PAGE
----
The Cambridge Ancient History, volume III, part 2, p. 196

No Match for a Well-Trained Aristocrat

May 2, 2008

All [medieval Japanese] warriors, regardless of rank, were trained in swordsmanship. Those of the upper ranks, of course, had more time to devote to the pursuit of excellence in this art, and to the pursuit of superior instructors—which explains why a retainer of lower rank, notwithstanding his longer exposure to the hardships of military life, was usually no match for a higher-ranking bushi in a duel. This type of situation…resembles that of Europe during the seventeenth and early eighteenth centuries [C.E.], when hardened veterans of countless battles were still no match for a well-trained aristocrat with a sword—the noble’s weapon which, with the rise of the bourgeoisie to power at the end of the eighteenth and early nineteenth centuries, became known as the gentleman’s weapon.

Secrets of the Samurai, pp. 254-55

Perpetuated Monopolies of the Aristocracy

June 20, 1998

The people who initially got control of economic resources immediately monopolized them. They could do anything they wanted thereafter provided that they remained a relatively homogenous and peaceful group. By and large they did remain homogenous and peaceful among themselves. They decided how to divide up the power, how to divide up the wealth, who should be king, and which family should become the royal dynasty. The instability in these societies usually came from external invasions by new peoples, who at various times pushed into these wealthy lands and gained control. Their control usually collapsed or was overthrown a few generations later by the old native aristocracy or by later invaders. But all invaders perpetuated the existing social structure, taking over the prerogatives of the old aristocracy.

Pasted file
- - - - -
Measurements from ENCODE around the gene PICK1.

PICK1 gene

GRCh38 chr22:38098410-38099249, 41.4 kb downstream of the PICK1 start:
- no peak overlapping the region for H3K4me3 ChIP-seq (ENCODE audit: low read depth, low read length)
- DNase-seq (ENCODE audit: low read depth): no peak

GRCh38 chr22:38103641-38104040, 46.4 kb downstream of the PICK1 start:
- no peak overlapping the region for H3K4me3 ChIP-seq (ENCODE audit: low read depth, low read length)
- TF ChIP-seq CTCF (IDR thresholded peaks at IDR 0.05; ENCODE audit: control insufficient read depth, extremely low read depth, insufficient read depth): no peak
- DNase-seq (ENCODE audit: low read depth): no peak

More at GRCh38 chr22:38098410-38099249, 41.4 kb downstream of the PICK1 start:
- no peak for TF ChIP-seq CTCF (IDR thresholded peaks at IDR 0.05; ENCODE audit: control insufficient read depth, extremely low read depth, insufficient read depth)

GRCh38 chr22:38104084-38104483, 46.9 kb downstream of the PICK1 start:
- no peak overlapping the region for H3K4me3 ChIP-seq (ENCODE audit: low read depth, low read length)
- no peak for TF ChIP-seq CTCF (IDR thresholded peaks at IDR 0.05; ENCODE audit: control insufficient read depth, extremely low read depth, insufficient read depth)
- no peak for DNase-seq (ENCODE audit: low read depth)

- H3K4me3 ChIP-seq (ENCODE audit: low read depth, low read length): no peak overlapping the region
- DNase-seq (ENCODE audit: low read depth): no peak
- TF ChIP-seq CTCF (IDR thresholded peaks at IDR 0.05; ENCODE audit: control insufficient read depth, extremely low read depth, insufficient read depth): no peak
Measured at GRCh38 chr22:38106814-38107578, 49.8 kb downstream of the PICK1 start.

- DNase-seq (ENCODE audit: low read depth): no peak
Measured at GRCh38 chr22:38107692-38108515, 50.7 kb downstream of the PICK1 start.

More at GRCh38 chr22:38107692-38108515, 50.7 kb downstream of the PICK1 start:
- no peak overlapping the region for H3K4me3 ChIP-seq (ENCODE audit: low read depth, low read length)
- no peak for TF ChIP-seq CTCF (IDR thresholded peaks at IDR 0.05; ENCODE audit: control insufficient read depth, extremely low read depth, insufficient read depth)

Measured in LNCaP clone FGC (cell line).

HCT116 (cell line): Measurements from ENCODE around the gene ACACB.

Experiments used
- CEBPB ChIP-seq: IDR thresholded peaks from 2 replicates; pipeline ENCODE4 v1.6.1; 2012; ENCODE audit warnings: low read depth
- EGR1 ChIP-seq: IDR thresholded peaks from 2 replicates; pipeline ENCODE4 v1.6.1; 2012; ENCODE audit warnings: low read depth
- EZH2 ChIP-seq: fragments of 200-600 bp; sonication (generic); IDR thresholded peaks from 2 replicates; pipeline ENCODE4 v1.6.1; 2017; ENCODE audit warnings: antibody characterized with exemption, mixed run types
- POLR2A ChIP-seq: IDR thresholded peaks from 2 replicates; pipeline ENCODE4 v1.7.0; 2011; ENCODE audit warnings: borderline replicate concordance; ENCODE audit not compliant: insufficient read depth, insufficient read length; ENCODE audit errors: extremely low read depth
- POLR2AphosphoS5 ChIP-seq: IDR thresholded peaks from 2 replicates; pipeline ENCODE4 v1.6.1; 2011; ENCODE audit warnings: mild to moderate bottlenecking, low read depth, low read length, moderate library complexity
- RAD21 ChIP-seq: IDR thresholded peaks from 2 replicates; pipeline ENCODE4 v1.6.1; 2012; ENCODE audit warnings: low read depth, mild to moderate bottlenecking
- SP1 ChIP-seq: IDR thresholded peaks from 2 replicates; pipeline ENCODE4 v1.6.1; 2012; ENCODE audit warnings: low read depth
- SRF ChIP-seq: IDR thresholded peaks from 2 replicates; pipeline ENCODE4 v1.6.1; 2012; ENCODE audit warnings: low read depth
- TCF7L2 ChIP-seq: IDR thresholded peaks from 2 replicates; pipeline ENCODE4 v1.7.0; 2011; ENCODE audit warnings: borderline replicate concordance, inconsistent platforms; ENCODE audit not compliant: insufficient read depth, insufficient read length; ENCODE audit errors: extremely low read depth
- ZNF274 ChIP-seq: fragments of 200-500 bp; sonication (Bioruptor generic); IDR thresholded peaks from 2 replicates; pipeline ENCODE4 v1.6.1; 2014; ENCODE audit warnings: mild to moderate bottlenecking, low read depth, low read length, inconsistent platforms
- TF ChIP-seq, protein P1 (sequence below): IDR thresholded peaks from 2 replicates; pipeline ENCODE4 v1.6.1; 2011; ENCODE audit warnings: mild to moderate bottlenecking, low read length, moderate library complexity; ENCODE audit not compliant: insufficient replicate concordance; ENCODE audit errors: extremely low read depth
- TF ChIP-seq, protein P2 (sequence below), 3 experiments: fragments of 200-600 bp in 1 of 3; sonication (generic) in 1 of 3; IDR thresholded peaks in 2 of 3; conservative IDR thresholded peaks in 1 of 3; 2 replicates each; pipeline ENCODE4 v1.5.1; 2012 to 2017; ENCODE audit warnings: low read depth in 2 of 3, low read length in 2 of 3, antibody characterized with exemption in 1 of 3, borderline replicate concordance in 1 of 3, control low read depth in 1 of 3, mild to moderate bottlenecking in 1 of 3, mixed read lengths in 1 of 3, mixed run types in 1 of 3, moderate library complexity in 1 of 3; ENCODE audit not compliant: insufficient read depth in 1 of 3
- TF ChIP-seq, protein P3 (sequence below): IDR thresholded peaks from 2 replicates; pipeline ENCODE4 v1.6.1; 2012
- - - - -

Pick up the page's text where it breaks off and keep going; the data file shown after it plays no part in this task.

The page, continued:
Norman F. Cantor, The Civilization of the Middle Ages, p. 3

Monastic Hospitality for Aristocratic Patrons

November 7, 1997

The monasteries of 10th and 11th century Europe [C.E.] were not simply communities of devout men and women living a life given over to corporate prayer and worship. Envisaged by monastic teachers as arks of salvation in a flood of worldly perils, they remained an integral part of the society which brought them into being. The Castilian monasteries were repositories of dynastic tradition, mausoleums, powerhouses of loyalty to the comital family. Links between the landed aristocracy and the monasteries were thus extremely close. Noblemen looked to the monastic houses of which they were the often very generous patrons for diverse reciprocal services and expressions of gratitude. The provision of hospitality was one of these. A patron would expect to be put up (with all his human and animal retinue), and probably in some style, in “his” monastery as in some sort of private hotel. The hospitality sought might be permanent. The active career of an aristocratic warrior might be as short as that of a 20th century footballer, and he had to have somewhere to spend what might be a long retirement. It is probably correct to envisage the monasteries of this period as containing more than a few incapacitated or elderly knights among the community. Assured of comfort and security, surrounded by fellows of their social rank to some of whom they might be related, ideally placed to receive news and gossip, they must have spent their declining years in an agreeable way.

Richard Fletcher, The Quest for El Cid, pp. 66-67

Emphasis mine.